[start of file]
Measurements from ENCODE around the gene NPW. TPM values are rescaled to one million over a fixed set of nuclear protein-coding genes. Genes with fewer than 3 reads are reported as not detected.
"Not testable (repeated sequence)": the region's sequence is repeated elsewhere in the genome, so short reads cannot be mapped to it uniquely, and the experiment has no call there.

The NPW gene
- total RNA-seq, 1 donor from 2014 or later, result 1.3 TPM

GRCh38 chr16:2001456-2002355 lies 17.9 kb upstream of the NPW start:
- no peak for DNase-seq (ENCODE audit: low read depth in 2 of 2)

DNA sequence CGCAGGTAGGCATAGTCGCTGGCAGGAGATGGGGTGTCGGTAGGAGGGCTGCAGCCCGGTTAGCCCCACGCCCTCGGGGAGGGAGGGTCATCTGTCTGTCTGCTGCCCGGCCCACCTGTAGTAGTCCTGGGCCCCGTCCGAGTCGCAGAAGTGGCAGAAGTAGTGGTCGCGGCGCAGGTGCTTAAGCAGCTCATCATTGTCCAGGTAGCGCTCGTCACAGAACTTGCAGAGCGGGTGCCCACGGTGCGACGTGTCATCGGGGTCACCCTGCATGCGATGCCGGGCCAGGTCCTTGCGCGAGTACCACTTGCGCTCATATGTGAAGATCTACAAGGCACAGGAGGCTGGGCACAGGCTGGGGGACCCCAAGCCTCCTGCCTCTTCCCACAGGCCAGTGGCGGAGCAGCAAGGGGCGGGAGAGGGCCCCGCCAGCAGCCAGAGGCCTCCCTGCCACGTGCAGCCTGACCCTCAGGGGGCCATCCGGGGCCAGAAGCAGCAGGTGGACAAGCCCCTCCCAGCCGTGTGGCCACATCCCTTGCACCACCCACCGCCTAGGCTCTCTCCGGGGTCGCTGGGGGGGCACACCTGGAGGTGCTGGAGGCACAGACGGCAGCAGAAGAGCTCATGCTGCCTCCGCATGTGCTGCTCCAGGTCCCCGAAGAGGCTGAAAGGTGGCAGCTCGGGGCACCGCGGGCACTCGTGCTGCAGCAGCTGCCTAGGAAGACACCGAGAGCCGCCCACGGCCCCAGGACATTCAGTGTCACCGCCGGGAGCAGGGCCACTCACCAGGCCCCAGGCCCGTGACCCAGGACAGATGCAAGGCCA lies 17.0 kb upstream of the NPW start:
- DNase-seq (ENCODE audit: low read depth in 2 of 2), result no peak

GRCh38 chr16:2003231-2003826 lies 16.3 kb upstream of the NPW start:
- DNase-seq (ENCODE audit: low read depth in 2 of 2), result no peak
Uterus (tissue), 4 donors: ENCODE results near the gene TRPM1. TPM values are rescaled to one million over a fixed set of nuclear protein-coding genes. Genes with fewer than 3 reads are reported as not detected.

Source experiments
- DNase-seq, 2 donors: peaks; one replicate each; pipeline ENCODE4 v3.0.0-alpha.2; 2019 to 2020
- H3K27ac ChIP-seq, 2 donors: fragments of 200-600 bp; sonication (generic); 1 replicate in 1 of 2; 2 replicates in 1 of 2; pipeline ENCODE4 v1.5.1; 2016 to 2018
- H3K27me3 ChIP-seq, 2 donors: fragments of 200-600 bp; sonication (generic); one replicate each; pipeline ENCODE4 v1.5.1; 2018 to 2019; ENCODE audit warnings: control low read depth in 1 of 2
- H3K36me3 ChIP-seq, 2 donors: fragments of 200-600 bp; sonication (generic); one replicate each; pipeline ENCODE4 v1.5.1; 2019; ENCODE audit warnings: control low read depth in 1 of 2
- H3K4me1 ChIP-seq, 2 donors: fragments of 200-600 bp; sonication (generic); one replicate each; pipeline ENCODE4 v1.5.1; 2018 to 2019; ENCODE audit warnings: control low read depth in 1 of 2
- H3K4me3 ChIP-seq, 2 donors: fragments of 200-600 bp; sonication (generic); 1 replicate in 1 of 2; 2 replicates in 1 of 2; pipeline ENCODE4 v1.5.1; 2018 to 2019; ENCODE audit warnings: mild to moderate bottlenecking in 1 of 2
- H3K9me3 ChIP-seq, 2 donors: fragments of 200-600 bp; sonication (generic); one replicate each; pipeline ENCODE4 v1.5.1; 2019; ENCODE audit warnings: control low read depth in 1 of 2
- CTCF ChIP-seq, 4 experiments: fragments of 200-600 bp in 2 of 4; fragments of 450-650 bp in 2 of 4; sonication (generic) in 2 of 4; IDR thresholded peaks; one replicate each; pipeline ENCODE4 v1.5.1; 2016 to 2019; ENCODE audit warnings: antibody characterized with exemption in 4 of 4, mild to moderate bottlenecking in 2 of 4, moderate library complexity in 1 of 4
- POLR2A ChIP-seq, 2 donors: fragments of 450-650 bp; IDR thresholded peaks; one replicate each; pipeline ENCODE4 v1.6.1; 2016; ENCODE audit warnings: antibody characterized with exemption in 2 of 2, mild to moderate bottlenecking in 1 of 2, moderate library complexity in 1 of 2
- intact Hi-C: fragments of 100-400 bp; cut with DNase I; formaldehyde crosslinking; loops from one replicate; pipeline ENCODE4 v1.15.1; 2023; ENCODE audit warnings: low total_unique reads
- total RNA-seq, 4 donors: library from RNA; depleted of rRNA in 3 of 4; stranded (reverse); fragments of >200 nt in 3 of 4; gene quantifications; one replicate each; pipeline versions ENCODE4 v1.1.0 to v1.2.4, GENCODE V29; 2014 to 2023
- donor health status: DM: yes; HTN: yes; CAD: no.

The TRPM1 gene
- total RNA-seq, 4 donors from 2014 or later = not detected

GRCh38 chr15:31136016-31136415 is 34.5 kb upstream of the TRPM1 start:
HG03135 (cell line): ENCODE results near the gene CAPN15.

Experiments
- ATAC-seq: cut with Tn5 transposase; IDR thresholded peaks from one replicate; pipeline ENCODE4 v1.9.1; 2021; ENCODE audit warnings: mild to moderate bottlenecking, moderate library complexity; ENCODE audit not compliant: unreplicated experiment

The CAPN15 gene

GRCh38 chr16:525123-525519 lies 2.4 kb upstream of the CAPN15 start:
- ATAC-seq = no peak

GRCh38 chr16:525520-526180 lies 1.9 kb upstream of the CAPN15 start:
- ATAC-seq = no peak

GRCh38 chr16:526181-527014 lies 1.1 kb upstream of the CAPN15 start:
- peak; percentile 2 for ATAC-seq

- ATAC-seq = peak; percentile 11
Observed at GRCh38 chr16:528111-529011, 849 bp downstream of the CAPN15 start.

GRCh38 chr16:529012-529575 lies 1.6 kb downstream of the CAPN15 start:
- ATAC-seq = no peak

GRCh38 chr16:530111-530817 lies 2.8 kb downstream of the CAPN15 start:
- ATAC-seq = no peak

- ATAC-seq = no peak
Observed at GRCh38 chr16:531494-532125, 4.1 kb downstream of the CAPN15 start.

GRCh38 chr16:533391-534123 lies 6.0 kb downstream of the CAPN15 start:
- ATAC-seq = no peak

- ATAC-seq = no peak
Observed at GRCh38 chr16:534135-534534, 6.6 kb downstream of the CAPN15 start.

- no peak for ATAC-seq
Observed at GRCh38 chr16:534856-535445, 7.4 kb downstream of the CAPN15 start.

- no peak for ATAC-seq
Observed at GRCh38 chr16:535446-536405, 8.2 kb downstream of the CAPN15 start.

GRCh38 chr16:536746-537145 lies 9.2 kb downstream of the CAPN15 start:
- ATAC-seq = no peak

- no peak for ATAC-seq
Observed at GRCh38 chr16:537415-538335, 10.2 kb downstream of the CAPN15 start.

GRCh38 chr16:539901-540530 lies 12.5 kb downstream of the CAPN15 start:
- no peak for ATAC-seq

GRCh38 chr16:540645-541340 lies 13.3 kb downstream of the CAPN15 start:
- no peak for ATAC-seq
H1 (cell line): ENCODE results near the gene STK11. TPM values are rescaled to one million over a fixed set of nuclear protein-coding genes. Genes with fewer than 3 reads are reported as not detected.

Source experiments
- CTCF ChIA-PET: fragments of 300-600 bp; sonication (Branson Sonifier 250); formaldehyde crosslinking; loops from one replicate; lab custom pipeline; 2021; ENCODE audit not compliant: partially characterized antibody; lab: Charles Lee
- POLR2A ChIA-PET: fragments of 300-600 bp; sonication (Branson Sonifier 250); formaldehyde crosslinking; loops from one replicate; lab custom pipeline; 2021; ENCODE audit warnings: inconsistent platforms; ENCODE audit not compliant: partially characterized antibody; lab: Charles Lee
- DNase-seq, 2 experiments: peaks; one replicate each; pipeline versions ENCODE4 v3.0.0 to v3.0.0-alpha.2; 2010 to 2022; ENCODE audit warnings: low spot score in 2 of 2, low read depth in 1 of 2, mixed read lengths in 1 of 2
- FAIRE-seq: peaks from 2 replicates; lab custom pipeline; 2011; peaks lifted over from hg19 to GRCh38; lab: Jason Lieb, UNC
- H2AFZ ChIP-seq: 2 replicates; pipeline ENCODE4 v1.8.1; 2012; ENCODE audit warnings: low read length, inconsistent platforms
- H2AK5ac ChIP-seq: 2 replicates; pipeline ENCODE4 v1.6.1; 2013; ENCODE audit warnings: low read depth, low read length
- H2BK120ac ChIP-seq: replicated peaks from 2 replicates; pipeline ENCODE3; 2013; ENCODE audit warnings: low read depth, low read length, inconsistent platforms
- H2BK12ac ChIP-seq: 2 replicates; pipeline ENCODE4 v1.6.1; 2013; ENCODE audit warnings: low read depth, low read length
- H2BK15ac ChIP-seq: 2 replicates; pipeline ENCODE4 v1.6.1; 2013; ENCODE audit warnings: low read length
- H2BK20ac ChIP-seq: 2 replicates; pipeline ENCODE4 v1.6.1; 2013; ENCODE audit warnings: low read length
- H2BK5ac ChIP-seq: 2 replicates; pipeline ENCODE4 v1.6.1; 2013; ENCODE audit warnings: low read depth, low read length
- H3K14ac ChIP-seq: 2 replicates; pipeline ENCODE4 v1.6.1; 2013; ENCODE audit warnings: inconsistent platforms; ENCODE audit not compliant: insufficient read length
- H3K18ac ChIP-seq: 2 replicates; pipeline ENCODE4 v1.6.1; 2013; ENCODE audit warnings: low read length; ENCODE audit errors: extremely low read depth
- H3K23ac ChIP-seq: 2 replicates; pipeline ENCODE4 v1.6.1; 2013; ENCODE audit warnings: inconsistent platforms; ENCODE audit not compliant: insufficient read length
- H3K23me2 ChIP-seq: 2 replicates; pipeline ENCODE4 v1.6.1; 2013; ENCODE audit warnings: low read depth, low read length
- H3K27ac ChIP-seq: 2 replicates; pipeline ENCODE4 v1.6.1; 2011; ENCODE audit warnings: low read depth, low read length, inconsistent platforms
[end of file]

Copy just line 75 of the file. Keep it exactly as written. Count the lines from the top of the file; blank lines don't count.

- H3K14ac ChIP-seq: 2 replicates; pipeline ENCODE4 v1.6.1; 2013; ENCODE audit warnings: inconsistent platforms; ENCODE audit not compliant: insufficient read length